Jimmy and Rosalynn Carter, fresh off of a trip to Nicaragua to monitor preparations for November's elections, plan to celebrate their 60th wedding anniversary Friday with a quiet day in their Georgia hometown.
In the long line of American presidents and first ladies, the Carters have the second longest marriage. George and Barbara Bush have been married for 61 years.
Jimmy Carter is 81. Rosalynn Carter is 78. They have four children and 11 grandchildren, and are expecting their first great-grandchild in September.
Friends and associates say two and a half decades after leaving the White House, the Carters remain as active as ever.
"They continue to be full partners in the post-presidency to this day," said Deanna Congileo, spokeswoman for the couple. "They're continuing the work of the Carter Center, strengthening democracy, advancing human rights and ending suffering around the world."
Congileo said the Carters have no fancy plans to celebrate the anniversary - "a quiet day in Plains," she said.
The couple were returning home Thursday from Nicaragua, where they headed a delegation from the Atlanta-based Carter Center to observe preparations for the Nov. 5 presidential election.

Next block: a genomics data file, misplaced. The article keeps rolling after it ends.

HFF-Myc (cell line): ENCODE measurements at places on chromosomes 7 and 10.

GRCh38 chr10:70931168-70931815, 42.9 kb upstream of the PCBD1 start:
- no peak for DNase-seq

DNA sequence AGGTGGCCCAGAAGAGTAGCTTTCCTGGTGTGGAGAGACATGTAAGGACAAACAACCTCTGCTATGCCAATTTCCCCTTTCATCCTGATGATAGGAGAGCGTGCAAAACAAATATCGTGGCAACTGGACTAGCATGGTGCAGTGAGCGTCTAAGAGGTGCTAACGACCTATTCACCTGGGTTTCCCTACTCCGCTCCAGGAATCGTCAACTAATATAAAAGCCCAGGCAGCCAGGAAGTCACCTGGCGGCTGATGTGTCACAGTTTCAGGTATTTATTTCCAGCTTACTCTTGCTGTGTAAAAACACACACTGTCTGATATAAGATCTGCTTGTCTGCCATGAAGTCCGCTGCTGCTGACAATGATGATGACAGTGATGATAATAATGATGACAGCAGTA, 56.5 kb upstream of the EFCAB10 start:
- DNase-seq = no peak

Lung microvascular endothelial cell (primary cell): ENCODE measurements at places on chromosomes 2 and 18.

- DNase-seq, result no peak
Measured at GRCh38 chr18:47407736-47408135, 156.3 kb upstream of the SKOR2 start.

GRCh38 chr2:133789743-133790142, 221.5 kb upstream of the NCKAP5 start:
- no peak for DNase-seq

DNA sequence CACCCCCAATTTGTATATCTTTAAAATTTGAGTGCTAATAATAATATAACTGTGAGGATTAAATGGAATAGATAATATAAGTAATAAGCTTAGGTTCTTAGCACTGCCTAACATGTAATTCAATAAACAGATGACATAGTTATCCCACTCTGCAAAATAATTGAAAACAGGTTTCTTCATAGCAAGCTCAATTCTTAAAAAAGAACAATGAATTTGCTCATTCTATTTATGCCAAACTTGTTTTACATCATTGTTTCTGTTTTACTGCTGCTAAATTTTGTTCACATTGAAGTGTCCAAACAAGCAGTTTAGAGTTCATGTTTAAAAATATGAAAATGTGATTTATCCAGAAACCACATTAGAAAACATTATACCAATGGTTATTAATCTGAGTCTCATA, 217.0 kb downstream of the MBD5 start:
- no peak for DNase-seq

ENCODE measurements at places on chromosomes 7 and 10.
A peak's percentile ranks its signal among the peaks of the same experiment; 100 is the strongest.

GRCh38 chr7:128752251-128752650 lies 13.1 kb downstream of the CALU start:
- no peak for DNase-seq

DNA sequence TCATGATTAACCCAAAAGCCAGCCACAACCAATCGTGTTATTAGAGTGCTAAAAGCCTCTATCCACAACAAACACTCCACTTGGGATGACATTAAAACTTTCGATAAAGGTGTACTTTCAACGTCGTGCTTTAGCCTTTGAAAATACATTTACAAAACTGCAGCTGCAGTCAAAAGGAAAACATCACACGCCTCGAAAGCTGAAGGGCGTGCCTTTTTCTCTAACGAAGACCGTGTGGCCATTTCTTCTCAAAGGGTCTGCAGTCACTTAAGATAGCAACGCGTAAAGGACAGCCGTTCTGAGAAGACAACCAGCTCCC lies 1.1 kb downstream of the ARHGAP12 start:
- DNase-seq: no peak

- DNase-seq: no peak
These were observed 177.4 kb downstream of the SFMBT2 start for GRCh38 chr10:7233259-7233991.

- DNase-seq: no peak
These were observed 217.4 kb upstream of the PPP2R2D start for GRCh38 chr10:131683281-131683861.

They met with Nicaraguan President Enrique Bolanos, candidates, election officials and former President Violeta Chamorro, who served from 1990 to 1996.
The partnership that has been at the center of the Carters' lives began back in 1945 Plains, Ga., when
The two found time for courtship while Jimmy Carter was home on a break from the U.S. Naval Academy, and the next year, they were married.
The Carters traveled frequently in the early years of their marriage as Carter pursued his career in the Navy until 1953, when his father died and he returned home to Plains to run the family's peanut farm.
In a recent interview with The Atlanta Journal-Constitution, the former president said the couple's relationship today is different from the early years of their marriage, when he often made decisions - including retiring from the Navy and running for state Senate - without consulting his wife.
"I was embarrassingly dominant in those days," he told the newspaper.
He called such unilateral moves "almost inconceivable" now.